Quote
You're right - the Sculpey I used was grey.  It must be the SS Firm.  I buy it at a tiny little independently-owned art supply shop in the village of Lakefield, Ontario, Canada... no help, I'm sure, if you're looking for a supplier.

Oh well, thanks for telling me anyway.  When SS-Firm first came out I was happy for sculptors who like to paint over their polymer clay, but it didn't seem to actually be available anywhere locally that I looked (although I thought I'd seen it right at the beginning at Michaels).  It's online though at polymerclayexpress, clayalley, and various art supply sites, etc.  Would like to give visitors to my Supply Sources page good info on where they can buy it easily & quickly if they want to though.  Cry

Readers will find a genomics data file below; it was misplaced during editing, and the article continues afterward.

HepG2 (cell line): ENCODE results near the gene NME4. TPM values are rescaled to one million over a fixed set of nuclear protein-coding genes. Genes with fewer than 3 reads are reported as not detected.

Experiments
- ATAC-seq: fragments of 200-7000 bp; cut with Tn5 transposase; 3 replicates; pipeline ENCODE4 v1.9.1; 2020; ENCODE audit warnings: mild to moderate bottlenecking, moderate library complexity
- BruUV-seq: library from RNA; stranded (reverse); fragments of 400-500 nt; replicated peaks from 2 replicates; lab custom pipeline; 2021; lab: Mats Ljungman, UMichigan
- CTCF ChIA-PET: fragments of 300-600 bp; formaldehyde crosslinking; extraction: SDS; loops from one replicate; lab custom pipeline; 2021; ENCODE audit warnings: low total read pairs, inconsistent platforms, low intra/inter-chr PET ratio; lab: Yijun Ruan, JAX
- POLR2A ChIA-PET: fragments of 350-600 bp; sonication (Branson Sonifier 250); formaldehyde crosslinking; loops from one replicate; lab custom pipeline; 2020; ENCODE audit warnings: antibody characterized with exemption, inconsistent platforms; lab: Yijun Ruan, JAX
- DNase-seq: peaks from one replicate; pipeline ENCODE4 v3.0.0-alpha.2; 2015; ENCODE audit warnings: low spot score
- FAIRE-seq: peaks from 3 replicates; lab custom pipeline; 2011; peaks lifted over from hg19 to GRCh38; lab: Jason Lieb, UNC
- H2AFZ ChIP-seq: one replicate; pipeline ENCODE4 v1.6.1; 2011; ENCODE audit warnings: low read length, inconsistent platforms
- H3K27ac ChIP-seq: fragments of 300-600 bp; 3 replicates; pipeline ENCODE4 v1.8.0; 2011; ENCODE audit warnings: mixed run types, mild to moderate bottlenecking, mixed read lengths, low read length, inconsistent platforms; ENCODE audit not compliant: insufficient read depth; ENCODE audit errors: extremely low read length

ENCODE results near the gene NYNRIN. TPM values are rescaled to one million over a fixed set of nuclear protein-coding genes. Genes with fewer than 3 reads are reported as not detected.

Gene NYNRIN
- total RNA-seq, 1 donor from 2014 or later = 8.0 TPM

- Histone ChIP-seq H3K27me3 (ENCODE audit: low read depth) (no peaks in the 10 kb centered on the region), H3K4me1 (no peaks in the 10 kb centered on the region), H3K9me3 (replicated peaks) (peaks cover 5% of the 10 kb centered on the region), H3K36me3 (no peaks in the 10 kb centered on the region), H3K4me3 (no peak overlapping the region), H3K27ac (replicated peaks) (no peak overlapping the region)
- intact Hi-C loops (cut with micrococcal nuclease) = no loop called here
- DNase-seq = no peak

Diane B.
« Last Edit: January 02, 2010 10:28:05 AM by Diane B. » THIS ROCKS   Logged

POLYMER CLAY "ENCYCLOPEDIA" 
http://glassattic.com/polymer/contents.htm
few of my photos
http://s96.photobucket.com/albums/l163/DianeBB
(had to move them from YahooPhotos, so many now without captions)
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« Reply #8 on: January 02, 2010 12:08:14 PM »

That is one fantastic bar sign, I love your bears Smiley  you have a lot of talent!
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« Reply #9 on: January 02, 2010 08:55:08 PM »

Your bears are so cute. I love them.